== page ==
"'This is an attempt to thwart billions of dollars of investment that is looking at Maine,' Jeremy Payne, executive director of the Maine Renewable Energy Association, said in an interview. 'What kind of a message are we sending to the world here when the governor is able to decide without any statutory authority to wreck a billion-dollar industry?"

In addition to the executive order, LePage plans to introduce legislation to amend the laws governing expedited permitting for wind energy development.

"Current law is too ambitious and overly permissive in areas of the state where we must protect our scenic vistas. While I believe that some expedited permitting for wind is appropriate, my bill will implement constraints on where expedited development can occur to protect our tourism-based economy," he said.

But congresswoman Pingree countered, "As New England's largest generator of wind energy, Maine must continue to grow jobs in this sector and reduce greenhouse gases, which are causing climate change and doing very real damage to our state's fishing, lobstering, and tourism industries."

Sponsored
Kanggava Bay on Rennell Island, where a grounded ship is leaking oil, according to some reports. Peter Hendrie / Getty Images

A ship that ran aground in the Solomon islands Feb. 4 is now menacing a coral reef with an oil spill, The Guardian reported Tuesday.

The 740 foot MV Solomon Trader was stranded on a reef near Rennell Island, home to the largest raised coral atoll in the world and a United Nations Educational, Scientific and Cultural Organization (UNESCO) World Heritage site, AFP reported. The bulk carrier has not been salvaged in the two weeks since it was stranded because of Cyclone Oma, Solomon Islands National Disaster Management Office (NDMO) director Loti Yates told Radio New Zealand early Monday morning.

Read More Show Less
Visitors to the Grand Canyon may have been exposed to unsafe radiation levels, for almost two decades. George Rose / Getty Images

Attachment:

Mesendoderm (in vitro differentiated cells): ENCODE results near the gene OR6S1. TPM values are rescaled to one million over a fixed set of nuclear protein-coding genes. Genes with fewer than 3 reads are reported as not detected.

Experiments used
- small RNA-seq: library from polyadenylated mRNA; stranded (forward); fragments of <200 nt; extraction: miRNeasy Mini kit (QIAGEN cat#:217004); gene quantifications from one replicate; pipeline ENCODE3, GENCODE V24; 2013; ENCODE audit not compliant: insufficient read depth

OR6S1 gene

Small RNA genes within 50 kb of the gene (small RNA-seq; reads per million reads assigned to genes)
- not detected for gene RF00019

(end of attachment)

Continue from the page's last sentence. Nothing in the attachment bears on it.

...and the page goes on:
Grand Canyon visitors and employees who passed through the national park's museum collection building were exposed to radiation for nearly two decades, AZCentral reported Monday.

That's because, until last year, three five-gallon paint buckets filled with uranium ore were stored in the building, according to a Feb. 4 email sent out to all National Park Service employees by Grand Canyon safety, health and wellness manager Elston "Swede" Stephenson.

Read More Show Less
Sponsored

The Grand Canyon celebrates its 100th birthday as a national park this month, but it just earned itself a protector who is even older!

Read More Show Less
Portland alley advocates estimate there are 76 miles of alleys in their city—all potential green public spaces. This northeast Portland neighborhood is one of many projects reclaiming forgotten concrete pathways for nature and people. Derek Dauphin

By Lynn Freehill-Maye

Rachel Schutz hated watching the kids play outside, and not because she was a curmudgeon. As director of an after-school program in a Latino neighborhood near ­Portland, Oregon, she likes the outdoors, the piney tang that hangs in the damp air.

Read More Show Less
RiverNorthPhotography / E+ / Getty Images

Today, the U.S. celebrates Presidents' Day, a day to commemorate the leadership and legacy of the so-far only men who have governed the country since its founding.

Read More Show Less